Thursday, June 27, 2019

What Should Christians Believe about the Bible?

Christians look to the Bible for answers and guidance. But how do we know we can trust the Bible? What should we believe about the Bible itself?

1. The Bible is the Inspired Word of God

2 Timothy 3:16: All Scripture is God-breathed

2 Peter 1:20: Above all, you must understand that no prophecy of Scripture came about by the prophet’s own interpretation of things.

There are two primary understandings of the inspiration of Scripture:
  • God dictated the exact words that the people wrote.
  • He inspired their spirit and allowed them to come up with their own words.

I think that both are true in certain cases. In the Old Testament, we see plenty of examples of God telling a prophet exactly what to say. We don’t see that very much in the New Testament, however, and one reason might be that Christians have the Holy Spirit living inside them, so the writers didn’t need God’s voice telling them what to write. They felt the Holy Spirit communicating with their spirits instead.

In either case, Christians need to believe that the message came from God, not the human writer only.

2. The Bible is Inerrant

Christians often describe the Bible as infallible. The most common definition of this term is that there are no errors in Scripture regarding Christian faith and practice. In other words, the Bible tells us exactly what we need to know to be saved and live a Christian life.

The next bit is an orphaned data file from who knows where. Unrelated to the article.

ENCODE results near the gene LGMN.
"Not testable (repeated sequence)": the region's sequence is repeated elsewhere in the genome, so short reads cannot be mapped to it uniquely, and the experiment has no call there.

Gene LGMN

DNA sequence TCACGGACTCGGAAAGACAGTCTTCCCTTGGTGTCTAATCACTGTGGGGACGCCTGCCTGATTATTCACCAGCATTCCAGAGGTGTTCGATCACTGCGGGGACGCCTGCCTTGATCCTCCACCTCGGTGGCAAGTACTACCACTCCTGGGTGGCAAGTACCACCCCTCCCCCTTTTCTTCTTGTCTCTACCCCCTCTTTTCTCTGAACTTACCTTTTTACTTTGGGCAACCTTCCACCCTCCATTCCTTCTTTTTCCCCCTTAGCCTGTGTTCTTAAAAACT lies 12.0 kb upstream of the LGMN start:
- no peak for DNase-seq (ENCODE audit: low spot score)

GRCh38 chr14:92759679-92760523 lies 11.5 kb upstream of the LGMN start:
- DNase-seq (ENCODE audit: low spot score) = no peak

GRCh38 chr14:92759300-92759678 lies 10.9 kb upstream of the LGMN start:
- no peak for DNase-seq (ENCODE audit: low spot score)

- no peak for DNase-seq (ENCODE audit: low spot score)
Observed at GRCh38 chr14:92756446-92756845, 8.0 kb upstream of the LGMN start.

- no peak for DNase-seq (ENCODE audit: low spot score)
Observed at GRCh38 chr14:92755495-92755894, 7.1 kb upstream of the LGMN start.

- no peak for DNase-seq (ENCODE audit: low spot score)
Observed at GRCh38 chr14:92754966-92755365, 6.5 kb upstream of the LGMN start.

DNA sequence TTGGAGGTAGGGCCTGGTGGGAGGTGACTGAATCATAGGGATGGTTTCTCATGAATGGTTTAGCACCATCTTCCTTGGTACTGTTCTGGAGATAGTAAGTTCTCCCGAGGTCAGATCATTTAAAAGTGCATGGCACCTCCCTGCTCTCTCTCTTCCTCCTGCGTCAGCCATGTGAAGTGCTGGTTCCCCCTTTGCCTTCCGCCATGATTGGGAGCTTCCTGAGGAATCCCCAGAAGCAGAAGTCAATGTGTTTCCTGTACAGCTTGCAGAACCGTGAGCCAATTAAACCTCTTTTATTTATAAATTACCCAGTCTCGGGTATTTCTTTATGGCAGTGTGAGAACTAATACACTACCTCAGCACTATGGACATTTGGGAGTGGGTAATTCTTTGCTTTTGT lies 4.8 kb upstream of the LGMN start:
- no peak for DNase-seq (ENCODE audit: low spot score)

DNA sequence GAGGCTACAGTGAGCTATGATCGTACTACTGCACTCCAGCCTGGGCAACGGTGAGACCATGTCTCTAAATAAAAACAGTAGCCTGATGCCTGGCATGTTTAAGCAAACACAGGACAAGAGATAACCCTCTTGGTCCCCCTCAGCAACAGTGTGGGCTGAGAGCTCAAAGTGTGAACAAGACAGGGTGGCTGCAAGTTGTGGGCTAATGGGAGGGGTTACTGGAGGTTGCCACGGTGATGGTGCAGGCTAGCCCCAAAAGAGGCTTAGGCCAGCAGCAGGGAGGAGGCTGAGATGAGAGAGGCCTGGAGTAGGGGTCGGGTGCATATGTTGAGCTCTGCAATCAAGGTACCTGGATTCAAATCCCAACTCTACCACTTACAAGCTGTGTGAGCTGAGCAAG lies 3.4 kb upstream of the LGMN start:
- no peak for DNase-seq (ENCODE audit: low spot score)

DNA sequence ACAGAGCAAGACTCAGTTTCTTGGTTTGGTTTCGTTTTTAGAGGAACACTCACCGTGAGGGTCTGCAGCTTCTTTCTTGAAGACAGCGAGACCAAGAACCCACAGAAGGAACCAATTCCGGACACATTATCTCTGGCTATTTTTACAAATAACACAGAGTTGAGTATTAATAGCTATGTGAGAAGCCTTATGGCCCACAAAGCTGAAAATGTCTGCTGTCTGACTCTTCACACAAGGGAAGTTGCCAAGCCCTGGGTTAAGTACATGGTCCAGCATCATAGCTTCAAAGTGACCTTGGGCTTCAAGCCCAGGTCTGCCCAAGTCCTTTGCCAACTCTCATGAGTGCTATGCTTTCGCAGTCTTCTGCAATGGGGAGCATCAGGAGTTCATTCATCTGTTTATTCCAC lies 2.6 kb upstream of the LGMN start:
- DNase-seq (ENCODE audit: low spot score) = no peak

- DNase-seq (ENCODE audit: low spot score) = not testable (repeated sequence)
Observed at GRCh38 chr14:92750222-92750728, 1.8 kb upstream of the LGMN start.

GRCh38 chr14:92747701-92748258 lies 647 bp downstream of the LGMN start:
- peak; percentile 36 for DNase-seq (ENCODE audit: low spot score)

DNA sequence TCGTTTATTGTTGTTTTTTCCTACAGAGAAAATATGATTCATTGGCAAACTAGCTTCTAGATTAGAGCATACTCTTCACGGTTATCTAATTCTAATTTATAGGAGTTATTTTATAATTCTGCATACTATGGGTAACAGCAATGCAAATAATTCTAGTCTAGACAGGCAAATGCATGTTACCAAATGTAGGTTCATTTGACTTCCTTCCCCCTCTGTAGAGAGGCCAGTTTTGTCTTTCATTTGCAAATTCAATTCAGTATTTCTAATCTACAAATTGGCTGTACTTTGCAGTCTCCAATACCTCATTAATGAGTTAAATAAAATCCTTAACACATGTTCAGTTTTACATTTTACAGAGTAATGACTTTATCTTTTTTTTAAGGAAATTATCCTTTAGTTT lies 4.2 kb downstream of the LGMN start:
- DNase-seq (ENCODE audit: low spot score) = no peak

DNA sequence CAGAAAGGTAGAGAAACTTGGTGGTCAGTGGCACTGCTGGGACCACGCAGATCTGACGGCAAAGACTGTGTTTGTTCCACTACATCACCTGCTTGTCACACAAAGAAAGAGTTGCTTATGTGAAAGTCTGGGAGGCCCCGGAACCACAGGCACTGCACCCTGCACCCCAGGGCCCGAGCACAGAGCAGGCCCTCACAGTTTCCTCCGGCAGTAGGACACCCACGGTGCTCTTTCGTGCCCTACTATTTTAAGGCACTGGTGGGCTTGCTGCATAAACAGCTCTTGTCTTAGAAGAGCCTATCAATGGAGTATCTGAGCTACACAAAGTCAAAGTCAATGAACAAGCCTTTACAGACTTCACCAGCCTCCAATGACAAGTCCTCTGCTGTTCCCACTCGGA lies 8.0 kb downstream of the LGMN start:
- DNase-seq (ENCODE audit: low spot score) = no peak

Some Christians hold that there may be errors in other matters, though, such as historical or scientific accuracy. This description of Scripture allows believers to accept the existence of God and His commandments while also accepting the theories of the Big Bang, Evolution, etc.

A stronger term than infallible, describing the Bible as inerrant implies that there are no errors regarding any matter. If the Bible says God created the world in six days, He created the world in six days.

The difference here is a big one, and its implications have to do with whether Scripture can be trusted or not. If the Bible could be wrong about one thing, why couldn’t it be wrong about something else? If it’s inspired, why would God allow someone to write something that isn’t absolutely true?

The only way we can trust Scripture regarding matters of the faith is to trust it regarding everything else.

But this idea of infallibility also seeks to separate spiritual matters from secular issues. Is the account of Genesis 1-3 a matter of faith or is it simply a scientific concern that the Bible could be wrong about? Those first three chapters carry so many implications for the rest of the Bible that they have to be matters of faith. Otherwise, the rest of Scripture is built on a falsehood. The death and resurrection of Christ holds no meaning if death didn’t come because of humanity’s sin in the garden.

So, Christians need to believe that the Bible is true in all aspects. Otherwise, it’s simply another myth.

3. The Bible is Accurate in its Transcriptions and Translations